World championship leader Jenson Button admitted on Monday that he and the Brawn GP team need to bounce back to their best form in Hungary later this month to stay in command of the title race.
The 29-year-old Englishman, who struggled to finish fifth in Sunday's German Grand Prix, said that Red Bull's recent revival and two successive one-two triumphs was "hurting" his prospects of glory this year.
"We need to beat the Red Bulls in Hungary," said Button, who won six of the opening seven races before being well beaten in the last two. "We have to hope that in Hungary we are strong because we can't keep doing this - this is hurting now."
His lead in the drivers' championship was cut to 21 points at the weekend as nearest rival German Sebastian Vettel finished second behind maiden victory Australian Mark Webber.
Button said: "My lead hasn't got that much smaller, but it's a different person in second now. It's going to continue like this at the next race, but it's a circuit where we will be more competitive with the Red Bulls. And we need to be."
Webber's win ahead of Vettel at least prevented the young German from claiming a victory that would have cut deeper into Button's lead, but it did damage the hopes of Brawn team-mate Brazilian Rubens Barrichello who slipped from second to fourth.
Barrichello was furious with his team when he climbed from his car after finishing sixth, despite leading at the first corner, and blamed Brawn for his disappointment. The team later defused his outburst by explaining what went wrong at his second pit-stop - when a ruel rig failed.
Button added: "Vettel has got his team-mate right behind him, which is probably a good thing for me because they're taking points off each other.
"If Vettel had won here that would have been a disaster for me, but we support both drivers. That's the way racing should be and Red Bull are doing the same.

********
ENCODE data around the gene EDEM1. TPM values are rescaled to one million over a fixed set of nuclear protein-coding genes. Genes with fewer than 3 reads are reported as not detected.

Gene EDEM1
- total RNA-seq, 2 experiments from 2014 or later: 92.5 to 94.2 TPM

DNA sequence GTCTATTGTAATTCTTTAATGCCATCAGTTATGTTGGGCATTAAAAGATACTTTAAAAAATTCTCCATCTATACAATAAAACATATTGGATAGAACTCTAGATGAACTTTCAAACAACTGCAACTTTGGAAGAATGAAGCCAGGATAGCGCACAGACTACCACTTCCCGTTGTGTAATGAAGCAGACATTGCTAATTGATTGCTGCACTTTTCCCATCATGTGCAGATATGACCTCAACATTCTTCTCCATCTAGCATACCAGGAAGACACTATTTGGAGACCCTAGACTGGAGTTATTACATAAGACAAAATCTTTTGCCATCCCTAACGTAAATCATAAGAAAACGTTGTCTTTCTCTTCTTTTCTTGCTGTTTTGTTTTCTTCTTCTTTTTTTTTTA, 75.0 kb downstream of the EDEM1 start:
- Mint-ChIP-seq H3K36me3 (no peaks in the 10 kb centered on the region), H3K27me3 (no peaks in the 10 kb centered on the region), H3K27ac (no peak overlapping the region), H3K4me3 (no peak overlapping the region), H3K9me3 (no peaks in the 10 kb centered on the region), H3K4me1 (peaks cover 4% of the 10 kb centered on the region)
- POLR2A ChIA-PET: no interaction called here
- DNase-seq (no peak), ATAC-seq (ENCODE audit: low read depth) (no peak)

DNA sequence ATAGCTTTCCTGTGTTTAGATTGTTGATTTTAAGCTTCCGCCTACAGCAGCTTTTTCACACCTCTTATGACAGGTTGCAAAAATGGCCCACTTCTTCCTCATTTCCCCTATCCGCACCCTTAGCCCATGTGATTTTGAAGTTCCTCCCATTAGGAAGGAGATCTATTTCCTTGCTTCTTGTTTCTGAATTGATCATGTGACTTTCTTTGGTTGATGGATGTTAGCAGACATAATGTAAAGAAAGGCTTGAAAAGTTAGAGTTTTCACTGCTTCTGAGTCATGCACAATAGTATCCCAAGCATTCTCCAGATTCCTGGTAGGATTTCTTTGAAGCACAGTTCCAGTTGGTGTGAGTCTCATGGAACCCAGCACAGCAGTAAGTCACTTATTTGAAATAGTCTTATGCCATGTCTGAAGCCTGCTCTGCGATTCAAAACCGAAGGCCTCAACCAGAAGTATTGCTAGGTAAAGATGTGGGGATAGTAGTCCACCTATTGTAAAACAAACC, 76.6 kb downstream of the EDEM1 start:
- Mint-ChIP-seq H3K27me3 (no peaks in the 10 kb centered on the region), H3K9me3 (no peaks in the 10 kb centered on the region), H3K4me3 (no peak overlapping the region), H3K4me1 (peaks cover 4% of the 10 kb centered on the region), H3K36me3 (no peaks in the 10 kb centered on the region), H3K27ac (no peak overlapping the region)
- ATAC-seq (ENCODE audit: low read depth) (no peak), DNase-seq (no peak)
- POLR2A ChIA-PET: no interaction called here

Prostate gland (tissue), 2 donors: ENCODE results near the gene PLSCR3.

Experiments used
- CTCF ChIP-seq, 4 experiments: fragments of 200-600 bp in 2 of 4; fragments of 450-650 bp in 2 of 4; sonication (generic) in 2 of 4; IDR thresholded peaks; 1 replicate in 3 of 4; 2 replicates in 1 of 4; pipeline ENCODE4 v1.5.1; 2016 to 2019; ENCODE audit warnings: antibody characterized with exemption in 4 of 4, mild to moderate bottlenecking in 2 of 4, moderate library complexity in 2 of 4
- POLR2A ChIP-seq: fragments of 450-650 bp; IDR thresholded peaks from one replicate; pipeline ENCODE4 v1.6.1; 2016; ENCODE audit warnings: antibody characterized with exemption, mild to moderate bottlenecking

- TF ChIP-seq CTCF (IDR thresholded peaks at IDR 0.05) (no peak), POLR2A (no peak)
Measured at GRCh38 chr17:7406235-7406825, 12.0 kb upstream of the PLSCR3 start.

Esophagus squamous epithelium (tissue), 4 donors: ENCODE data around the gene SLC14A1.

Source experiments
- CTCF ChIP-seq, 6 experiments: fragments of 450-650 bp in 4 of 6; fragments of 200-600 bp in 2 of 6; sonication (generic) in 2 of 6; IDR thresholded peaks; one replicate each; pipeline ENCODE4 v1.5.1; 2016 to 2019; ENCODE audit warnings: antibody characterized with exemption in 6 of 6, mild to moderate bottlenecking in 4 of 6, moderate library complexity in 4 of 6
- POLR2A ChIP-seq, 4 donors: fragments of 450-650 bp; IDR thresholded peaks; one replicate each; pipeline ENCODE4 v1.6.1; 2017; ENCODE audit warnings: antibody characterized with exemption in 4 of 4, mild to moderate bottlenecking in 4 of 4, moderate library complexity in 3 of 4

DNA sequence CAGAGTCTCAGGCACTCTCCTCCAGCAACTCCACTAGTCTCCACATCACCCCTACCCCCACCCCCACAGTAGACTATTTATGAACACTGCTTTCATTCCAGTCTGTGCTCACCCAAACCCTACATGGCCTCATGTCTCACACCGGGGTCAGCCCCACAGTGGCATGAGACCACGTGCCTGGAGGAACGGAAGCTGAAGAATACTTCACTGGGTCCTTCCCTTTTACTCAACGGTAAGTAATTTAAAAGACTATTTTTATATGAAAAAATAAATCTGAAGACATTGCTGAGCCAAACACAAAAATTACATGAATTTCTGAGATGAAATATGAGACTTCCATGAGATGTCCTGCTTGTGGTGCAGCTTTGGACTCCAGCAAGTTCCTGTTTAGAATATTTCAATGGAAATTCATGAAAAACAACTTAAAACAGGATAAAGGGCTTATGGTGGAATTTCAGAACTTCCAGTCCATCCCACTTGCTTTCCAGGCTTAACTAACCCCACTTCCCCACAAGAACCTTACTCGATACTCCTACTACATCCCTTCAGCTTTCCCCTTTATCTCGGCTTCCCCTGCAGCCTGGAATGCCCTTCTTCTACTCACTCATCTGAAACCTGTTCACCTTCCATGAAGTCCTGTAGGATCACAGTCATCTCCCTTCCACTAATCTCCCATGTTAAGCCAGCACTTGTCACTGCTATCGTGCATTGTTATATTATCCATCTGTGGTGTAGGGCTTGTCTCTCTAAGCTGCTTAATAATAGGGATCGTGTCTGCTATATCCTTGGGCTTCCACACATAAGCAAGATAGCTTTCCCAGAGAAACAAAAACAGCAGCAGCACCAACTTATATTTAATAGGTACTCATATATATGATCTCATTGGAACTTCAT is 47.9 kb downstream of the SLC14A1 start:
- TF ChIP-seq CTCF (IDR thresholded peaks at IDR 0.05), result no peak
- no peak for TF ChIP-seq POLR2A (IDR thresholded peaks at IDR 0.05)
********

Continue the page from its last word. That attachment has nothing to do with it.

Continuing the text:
"I'm looking forward to Hungary now. Hopefully we'll get a few new parts and it's going to be hotter, which will suit our cars. I'm not going to put any pressure on the team because we know what we need to do."
Webber, the first Australian winner in Formula One since Alan Jones won at Las Vegas in the United States Grand Prix on October 17, 1981, praised Red Bull for their support for both drivers.
He said: "It's rare to have two drivers performing quite so closely. Putting your eggs in one basket, it might help, but you could do that for two or three races and then he could have a couple of 'did not finish'.
"It's a decision the team have to make later on, but both titles are up for grabs now. There's no question about that."
His Red Bull team boss Christian Horner pledged to continue to give both drivers fair and equal treatment following Webber's breakthrough win in his 130th Grand Prix, eight years after entering Formula One.
And he praised Webber for his grit and enthusiasm to succeed after breaking his right leg and shoulder in a bicycle crash in Australia last November.
Horner said: "I think lying in a hospital bed in Tasmania in November, he could never have dreamed about this.
"Certainly we had some concerns, because he forgot to tell us that he broke his shoulder as well. So, the comeback that he has had has been remarkable - and it is testimony to his determination and commitment that he has got himself back.
"He has got himself fit and he is driving better than ever. I don't think he is still at full fitness. He cannot run.
"And he is carrying an extra bit of ballast in his leg which Adrian [Newey] is not too happy about, but I think that he has dealt with the injury. He has very good support and it is not compromising his driving, but I don't think he is at the fitness level he was 12 months ago."